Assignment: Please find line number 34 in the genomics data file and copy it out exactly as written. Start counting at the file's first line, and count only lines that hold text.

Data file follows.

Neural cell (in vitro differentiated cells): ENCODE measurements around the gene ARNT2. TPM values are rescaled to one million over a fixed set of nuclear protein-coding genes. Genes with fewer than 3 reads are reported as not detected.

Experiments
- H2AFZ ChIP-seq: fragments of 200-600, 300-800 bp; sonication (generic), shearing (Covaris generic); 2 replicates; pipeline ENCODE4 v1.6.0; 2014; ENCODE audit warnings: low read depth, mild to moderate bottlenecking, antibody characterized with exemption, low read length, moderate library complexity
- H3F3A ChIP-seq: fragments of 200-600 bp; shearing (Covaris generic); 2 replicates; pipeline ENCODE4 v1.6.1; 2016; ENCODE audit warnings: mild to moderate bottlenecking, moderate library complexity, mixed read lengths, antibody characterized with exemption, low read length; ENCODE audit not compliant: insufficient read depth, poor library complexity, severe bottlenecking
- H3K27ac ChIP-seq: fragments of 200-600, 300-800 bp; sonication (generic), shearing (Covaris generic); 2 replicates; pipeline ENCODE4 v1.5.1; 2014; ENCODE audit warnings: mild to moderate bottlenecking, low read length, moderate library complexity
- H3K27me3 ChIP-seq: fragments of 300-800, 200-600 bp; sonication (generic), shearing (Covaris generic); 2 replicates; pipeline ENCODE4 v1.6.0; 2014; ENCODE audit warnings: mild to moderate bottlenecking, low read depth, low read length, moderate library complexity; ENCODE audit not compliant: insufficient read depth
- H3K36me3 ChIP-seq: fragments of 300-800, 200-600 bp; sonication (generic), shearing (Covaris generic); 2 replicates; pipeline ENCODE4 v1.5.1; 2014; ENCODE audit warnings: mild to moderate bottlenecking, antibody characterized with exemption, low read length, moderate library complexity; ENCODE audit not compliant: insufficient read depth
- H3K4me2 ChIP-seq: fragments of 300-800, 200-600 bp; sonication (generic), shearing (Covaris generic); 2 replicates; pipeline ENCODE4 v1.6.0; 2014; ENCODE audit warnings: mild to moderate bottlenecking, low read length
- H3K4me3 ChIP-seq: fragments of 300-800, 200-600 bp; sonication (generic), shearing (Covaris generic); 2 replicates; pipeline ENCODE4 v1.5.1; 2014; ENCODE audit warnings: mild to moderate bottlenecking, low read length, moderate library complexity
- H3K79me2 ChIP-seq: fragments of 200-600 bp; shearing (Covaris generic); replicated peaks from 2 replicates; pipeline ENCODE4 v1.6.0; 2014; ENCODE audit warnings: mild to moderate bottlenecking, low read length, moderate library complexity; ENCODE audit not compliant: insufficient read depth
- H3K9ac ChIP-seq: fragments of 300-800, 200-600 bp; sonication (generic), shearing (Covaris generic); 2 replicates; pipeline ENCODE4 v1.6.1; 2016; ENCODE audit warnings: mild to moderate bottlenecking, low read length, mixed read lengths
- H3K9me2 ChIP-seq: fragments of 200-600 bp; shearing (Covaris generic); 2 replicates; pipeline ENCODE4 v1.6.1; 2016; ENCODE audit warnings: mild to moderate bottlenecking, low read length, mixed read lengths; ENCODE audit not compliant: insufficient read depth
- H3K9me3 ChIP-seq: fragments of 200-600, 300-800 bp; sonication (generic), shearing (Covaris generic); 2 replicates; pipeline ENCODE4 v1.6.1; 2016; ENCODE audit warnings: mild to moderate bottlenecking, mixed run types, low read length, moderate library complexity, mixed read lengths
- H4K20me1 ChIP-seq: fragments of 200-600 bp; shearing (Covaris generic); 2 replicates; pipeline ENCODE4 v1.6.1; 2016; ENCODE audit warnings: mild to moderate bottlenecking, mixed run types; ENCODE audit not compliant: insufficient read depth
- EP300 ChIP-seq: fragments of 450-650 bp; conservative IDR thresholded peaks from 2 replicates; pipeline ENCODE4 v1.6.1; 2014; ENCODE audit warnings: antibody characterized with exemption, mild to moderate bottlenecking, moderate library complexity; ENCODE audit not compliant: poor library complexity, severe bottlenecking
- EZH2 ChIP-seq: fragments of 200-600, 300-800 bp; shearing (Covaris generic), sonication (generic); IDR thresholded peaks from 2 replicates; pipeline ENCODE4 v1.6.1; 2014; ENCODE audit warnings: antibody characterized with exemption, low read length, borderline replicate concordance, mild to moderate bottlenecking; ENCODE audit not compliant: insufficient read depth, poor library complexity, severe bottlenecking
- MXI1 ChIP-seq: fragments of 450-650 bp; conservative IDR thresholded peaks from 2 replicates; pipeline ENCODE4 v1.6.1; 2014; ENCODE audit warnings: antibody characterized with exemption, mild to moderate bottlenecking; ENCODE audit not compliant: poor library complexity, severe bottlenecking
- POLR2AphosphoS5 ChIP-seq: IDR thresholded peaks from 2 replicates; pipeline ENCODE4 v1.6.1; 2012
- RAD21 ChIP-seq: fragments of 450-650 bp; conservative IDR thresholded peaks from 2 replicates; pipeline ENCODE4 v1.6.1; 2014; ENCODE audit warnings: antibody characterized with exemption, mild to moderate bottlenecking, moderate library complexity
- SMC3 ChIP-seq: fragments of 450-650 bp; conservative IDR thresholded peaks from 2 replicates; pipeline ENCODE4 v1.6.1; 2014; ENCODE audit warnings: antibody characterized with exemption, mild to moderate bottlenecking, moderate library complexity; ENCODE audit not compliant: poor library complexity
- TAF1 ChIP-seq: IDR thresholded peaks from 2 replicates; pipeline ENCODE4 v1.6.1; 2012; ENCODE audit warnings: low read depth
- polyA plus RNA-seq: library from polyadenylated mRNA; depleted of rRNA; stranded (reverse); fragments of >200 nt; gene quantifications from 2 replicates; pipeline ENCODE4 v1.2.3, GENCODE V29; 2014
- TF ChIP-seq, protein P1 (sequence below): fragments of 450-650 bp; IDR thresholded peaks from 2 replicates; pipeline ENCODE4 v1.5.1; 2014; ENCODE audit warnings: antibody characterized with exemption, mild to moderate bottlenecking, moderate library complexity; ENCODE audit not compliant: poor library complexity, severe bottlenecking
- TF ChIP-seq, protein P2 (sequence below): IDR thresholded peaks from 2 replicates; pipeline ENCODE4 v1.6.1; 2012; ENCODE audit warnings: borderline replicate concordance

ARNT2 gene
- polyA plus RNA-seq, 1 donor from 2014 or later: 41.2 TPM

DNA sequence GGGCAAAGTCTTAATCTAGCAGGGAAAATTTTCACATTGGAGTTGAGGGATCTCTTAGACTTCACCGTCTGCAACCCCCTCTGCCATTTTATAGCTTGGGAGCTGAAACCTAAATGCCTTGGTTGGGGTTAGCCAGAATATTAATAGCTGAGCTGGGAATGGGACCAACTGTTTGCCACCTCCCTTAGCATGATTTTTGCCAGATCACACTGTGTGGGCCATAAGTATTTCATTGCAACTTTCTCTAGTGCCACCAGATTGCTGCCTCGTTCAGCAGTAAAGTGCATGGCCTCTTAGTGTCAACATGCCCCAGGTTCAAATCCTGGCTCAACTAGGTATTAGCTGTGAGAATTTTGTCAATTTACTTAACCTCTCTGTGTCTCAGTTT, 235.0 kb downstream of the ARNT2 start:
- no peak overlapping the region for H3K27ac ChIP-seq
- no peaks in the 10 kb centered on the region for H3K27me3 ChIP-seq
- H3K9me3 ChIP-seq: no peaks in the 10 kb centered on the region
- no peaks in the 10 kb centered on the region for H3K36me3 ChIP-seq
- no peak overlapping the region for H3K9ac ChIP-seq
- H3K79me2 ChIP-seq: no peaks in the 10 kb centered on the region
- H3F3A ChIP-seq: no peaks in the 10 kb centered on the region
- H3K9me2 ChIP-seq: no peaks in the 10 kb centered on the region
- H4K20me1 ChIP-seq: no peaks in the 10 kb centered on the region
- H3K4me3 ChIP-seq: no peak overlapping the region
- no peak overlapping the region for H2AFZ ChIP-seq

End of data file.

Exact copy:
- H3F3A ChIP-seq: no peaks in the 10 kb centered on the region